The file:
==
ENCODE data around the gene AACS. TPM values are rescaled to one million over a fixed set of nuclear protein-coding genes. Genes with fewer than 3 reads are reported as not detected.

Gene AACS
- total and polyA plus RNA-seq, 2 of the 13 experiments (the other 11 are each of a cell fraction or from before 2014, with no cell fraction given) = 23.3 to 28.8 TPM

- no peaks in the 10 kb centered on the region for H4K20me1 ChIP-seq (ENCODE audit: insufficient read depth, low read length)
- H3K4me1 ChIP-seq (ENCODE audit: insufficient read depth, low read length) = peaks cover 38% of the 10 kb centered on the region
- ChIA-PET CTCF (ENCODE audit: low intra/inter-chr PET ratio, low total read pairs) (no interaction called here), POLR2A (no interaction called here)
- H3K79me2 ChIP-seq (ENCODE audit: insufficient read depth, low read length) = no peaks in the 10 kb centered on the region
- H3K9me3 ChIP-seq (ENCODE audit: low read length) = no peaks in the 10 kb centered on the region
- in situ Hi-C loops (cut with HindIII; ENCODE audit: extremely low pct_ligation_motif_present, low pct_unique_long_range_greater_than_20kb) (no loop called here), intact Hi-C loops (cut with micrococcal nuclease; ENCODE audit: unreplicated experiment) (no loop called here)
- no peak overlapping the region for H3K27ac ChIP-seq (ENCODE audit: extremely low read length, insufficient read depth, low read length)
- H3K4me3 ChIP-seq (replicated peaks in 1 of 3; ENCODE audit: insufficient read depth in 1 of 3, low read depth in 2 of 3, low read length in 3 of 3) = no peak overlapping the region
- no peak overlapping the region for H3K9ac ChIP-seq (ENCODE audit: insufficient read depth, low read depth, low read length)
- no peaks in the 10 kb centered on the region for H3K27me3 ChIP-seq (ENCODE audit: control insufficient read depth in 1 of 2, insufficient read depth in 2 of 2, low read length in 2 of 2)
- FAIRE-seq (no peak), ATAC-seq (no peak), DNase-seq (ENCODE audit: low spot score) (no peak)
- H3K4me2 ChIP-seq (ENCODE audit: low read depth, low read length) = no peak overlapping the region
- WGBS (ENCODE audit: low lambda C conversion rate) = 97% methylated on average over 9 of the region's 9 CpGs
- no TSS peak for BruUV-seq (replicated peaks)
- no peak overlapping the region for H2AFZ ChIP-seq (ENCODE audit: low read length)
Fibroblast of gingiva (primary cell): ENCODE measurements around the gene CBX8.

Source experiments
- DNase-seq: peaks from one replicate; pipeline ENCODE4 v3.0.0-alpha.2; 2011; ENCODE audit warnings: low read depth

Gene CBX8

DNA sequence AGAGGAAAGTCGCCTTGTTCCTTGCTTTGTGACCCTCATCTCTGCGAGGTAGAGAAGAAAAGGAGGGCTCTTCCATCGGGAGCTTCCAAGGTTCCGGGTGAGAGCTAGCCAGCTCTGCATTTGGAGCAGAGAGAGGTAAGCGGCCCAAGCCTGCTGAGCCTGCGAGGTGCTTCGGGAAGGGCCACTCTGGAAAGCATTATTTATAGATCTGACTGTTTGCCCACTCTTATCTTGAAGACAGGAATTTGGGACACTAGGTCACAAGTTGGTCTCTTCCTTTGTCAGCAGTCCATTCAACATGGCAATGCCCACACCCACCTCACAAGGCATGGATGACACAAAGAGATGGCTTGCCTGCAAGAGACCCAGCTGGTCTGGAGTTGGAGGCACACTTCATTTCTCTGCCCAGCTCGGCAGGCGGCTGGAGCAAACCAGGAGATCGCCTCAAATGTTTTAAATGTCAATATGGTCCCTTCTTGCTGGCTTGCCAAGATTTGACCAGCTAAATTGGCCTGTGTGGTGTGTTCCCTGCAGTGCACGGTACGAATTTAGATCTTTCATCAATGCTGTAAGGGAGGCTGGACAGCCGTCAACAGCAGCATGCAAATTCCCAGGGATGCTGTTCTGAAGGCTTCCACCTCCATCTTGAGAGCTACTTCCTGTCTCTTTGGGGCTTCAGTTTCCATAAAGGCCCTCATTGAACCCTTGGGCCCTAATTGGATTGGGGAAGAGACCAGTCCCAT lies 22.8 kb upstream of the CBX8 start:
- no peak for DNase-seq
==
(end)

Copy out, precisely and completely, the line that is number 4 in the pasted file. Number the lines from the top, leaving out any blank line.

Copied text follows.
- no peaks in the 10 kb centered on the region for H4K20me1 ChIP-seq (ENCODE audit: insufficient read depth, low read length)